Objectives. This study sought to examine the impact of alcohol use and misuse on mortality in California during the 1980s. Methods. Alcohol-Related Disease Impact estimation software and California vital statistics data were used to calculate alcohol-related mortality, mortality rates, and years of potential life lost. Statistical tests were applied to detect significant differences in death rates by sex and race/ethnicity. Time trends in death rates for a subset of alcohol-defined diagnoses were examined using regression analysis. Results. An estimated 6.2% of all deaths for California residents during 1989 were related to alcohol, making it one of the top 10 leading causes of death. Injury diagnoses were major contributors to the total estimated number of alcohol-related deaths and years of potential life lost before age 65. Alcohol-related mortality rates were significantly higher for men and for Blacks. However, age-adjusted death rates for alcohol- defined diagnoses declined significantly from 1980 to 1989. Conclusions. A structured database approach to analyzing mortality data represents an important advance for alcohol research that has implications for policy and program planning. Future refinements and enhancements to the disease impact estimation methodology will add precision to determining how alcohol use and misuse affect public health in California.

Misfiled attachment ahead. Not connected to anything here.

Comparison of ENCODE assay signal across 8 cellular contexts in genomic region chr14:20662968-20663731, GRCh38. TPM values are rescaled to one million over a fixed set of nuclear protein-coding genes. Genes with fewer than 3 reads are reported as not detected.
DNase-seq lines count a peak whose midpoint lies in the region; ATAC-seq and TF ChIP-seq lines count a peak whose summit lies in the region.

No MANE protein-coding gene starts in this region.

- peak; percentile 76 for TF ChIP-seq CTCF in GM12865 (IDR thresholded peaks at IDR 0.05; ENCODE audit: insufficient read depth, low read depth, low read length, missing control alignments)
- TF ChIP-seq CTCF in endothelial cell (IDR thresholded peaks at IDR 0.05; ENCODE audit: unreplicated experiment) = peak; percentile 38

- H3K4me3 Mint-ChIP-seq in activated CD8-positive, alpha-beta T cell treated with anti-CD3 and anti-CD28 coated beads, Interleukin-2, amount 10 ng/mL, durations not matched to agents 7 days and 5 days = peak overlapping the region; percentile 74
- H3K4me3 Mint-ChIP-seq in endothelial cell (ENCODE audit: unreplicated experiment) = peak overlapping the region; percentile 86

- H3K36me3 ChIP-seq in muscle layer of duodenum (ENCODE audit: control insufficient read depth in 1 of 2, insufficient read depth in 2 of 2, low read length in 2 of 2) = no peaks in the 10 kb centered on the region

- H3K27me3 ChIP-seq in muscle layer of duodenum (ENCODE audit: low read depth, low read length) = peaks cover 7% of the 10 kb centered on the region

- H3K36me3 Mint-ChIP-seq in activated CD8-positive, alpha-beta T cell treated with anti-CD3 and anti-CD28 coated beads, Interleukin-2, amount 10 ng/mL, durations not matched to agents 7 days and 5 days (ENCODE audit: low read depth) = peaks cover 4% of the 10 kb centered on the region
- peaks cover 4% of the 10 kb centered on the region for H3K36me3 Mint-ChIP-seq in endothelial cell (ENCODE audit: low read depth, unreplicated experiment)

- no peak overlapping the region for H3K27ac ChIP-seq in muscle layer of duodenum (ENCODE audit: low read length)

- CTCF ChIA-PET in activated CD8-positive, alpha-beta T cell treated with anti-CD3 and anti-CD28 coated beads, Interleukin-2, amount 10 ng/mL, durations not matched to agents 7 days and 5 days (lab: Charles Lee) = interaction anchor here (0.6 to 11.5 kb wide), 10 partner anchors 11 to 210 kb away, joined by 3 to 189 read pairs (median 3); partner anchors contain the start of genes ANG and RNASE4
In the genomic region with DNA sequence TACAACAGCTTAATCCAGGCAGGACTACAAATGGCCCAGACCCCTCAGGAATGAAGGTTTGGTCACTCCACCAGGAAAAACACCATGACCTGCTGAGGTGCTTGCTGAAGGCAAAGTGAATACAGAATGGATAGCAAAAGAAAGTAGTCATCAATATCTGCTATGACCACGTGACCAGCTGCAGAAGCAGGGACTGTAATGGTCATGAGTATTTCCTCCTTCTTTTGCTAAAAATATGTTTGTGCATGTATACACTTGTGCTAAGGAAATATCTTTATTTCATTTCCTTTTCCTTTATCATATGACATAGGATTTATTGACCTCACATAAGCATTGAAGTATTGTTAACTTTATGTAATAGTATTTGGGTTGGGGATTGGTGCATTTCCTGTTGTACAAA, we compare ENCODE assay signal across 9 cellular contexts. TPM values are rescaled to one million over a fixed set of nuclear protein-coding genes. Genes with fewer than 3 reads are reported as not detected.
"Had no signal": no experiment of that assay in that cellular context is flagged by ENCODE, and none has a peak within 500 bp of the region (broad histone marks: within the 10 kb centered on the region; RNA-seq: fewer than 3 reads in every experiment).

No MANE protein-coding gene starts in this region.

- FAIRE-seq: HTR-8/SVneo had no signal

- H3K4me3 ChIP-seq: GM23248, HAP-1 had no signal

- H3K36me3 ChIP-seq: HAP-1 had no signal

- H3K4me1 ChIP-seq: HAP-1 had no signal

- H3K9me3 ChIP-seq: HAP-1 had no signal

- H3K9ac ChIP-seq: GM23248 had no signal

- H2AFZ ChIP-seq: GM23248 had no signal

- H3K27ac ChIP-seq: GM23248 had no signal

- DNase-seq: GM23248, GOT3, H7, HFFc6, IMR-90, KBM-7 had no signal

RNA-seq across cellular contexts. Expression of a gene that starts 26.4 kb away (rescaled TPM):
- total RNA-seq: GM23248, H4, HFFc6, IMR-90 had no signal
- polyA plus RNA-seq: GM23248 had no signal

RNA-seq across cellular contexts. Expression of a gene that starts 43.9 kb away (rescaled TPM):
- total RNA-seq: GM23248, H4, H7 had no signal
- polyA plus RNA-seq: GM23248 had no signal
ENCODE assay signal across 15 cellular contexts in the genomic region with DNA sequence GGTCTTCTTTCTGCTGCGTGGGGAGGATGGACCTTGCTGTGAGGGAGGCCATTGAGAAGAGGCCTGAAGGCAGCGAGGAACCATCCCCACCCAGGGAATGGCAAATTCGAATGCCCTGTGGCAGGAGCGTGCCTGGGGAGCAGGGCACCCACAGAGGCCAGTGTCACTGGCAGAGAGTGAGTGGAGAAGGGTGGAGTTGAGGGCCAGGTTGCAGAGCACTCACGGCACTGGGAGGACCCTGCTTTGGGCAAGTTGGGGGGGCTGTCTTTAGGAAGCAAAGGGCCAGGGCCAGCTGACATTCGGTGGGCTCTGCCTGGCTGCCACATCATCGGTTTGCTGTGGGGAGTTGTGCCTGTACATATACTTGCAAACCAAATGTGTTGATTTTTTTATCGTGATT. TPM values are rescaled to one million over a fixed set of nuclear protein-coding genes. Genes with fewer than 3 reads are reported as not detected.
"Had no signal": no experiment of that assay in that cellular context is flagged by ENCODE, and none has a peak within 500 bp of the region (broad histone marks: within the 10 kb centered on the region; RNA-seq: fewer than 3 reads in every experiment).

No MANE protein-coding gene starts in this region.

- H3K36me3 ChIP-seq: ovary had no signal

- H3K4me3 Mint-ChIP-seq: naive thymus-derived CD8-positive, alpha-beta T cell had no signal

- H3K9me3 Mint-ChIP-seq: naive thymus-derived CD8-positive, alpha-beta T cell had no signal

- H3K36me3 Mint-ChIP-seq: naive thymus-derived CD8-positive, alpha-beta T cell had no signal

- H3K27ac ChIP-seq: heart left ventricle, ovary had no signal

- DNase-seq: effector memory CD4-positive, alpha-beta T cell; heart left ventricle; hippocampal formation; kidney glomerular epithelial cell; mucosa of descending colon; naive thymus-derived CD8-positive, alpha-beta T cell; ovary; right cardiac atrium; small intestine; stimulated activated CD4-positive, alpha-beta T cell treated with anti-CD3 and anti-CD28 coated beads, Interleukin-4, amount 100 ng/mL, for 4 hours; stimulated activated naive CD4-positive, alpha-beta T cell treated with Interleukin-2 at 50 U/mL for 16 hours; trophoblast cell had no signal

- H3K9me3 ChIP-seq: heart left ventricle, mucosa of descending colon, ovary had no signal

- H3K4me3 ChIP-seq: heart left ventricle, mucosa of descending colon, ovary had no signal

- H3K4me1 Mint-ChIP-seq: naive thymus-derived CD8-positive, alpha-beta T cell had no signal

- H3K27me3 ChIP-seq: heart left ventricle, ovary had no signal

|Original language||English (US)|
|Number of pages||7|
|Journal||American Journal of Public Health|
|State||Published - 1993|
ASJC Scopus subject areas
- Public Health, Environmental and Occupational Health